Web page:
Student Finance - Parent and student information evening
08 February 2008
LJMU recognised for outstanding research
In recognition of three decades of outstanding research, LJMU's Research Institute for Sport and Exercise Sciences (RISES) has been awarded the Ergonomics Society's prestigious President's Medal.
The Medal relates to work carried out by staff in the RISES' Chronobiology Research Group. Over the last 30 years, the Group's research has helped us better understand the impact of circadian rhythms and the human body clock.
Using their 'gold standard' specialist laboratories, the LJMU researchers have been able to manipulate and study the human body clock to tackle 'real world' issues. These include how to alleviate some of the problems associated with working shifts or long-haul flights, including sleep disorders and fatigue. The team have also advised British Olympic athletes and the House of Lords on the effects of jet lag and long-haul flights on human performance and health.
Greg Atkinson, Professor in Chronobiology and Exercise, explains: "The efficiency with which we can complete tasks that need muscle power and strength peaks around 6-9pm. Over the last 50 years, almost every track and field record has been set in the evening. However, tasks which require the use of our short term memory are best performed in the late morning. In terms of human health, events like myocardial infarction and stroke tend to be more common in the morning hours. We try to investigate the reasons for these observations in controlled experiments."
Professor Atkinson stresses that the President's Medal is a team award, praising the commitment and expertise of the Chronobiology Research Group (pictured below). "Professor Tom Reilly, the Director of RISES, was one of the first in the country to explore the impact of the body clock on human performance, especially in relation to sports," he says. "He is a real trail-blazer, not just in chronobiology but in the whole field of sports-related ergonomics."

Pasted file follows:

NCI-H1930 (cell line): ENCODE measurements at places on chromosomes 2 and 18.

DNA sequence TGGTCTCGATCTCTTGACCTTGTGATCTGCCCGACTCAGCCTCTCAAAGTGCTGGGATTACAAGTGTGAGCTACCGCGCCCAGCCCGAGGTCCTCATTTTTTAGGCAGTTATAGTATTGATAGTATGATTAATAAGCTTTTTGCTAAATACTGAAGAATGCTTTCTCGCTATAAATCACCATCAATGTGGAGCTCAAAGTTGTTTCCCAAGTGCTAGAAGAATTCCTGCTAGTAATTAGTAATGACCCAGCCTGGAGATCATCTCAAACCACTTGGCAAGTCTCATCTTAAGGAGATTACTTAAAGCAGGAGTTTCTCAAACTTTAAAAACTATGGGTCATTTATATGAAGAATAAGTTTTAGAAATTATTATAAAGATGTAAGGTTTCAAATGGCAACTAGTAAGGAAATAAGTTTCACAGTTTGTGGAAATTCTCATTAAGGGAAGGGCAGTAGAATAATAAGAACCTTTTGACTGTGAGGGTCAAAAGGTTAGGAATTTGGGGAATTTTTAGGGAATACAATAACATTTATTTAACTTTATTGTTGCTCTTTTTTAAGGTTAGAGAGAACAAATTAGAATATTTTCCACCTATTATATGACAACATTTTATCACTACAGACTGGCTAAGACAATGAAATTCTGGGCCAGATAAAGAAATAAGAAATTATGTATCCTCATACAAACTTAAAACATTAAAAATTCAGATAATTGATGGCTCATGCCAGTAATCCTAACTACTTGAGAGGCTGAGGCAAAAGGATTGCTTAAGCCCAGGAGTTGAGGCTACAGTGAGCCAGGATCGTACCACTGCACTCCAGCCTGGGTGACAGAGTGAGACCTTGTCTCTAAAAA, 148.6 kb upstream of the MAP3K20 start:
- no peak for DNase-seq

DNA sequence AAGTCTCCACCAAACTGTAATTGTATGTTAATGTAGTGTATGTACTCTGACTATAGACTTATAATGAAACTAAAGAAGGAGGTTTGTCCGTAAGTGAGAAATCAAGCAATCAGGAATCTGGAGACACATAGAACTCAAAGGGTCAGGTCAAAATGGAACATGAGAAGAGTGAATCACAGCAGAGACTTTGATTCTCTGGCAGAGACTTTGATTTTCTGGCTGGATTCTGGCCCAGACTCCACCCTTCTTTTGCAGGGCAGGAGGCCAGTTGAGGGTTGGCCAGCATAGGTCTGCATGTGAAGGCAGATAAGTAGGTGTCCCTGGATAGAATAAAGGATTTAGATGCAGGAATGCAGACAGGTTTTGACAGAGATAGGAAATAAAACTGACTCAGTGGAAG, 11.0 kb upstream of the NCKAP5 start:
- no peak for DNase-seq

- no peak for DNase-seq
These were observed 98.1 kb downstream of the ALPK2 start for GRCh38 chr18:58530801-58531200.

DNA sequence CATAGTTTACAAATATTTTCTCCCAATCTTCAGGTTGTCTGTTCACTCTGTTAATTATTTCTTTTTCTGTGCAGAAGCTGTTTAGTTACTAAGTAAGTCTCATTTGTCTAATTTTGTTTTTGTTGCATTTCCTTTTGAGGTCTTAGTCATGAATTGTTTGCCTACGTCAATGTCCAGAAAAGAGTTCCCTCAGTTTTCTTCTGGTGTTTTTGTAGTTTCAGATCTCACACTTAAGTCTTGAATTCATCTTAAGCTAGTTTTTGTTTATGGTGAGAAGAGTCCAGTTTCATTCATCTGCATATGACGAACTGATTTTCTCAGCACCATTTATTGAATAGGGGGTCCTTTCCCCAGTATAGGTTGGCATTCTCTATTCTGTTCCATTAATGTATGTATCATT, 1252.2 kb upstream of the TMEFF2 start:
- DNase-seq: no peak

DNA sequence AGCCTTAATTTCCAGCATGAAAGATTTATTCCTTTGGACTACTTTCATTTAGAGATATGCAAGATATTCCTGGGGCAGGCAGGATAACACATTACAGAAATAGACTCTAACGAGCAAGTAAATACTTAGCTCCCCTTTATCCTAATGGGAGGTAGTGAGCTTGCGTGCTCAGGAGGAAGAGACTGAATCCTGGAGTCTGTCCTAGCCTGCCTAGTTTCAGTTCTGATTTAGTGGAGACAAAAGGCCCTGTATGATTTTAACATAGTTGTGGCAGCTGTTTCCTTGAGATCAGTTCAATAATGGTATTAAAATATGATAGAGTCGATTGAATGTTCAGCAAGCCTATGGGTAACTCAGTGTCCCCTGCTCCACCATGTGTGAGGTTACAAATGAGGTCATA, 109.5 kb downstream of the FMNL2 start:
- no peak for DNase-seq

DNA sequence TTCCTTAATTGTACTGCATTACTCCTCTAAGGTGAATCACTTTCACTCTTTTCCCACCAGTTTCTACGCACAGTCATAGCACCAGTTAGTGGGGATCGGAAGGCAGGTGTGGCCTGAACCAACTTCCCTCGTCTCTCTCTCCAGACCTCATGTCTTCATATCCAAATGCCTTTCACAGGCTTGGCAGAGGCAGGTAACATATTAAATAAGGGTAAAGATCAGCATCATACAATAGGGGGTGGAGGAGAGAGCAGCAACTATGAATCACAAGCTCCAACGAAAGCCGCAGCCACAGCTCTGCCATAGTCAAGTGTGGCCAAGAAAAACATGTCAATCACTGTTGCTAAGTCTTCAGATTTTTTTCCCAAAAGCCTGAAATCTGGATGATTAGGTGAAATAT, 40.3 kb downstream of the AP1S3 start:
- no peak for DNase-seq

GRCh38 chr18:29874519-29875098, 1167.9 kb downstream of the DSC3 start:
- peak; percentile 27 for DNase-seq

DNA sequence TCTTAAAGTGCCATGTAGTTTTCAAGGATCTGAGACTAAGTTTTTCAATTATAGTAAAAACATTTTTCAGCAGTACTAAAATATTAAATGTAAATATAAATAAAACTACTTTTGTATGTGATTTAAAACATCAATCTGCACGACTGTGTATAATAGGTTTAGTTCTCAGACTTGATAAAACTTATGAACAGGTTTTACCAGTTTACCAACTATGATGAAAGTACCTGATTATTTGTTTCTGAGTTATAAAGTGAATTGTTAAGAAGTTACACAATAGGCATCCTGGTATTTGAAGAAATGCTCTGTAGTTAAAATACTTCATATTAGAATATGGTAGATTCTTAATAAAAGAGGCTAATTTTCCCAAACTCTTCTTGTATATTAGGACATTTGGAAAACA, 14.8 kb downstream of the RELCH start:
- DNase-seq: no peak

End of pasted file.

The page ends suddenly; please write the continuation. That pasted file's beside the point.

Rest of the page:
He also highlighted the work of his colleague, Jim Waterhouse, LJMU's Professor of Biological Rhythms, who has completed a substantial body of work on human biological timekeeping as it applies to travel, work, sport, ageing and medicine. "His work in these areas has made a profound contribution to our knowledge and understanding of this fascinating subject," says Professor Atkinson.
The Ergonomics Society awards its President's Medal to institutions or groups that have carried out significant original research within the field of ergonomics. Though commonly associated with product design, ergonomics actually relates to the study of how humans interact with their working environment, and how, by making certain adaptations, humans can optimise their performance and safety.
The President's Medal will be formally presented to Professor Reilly during the Ergonomics Society's annual conference on April 2.
- Top: LJMU's research is helping us better understand the human body clock
- Bottom: The Chronobiology Research Group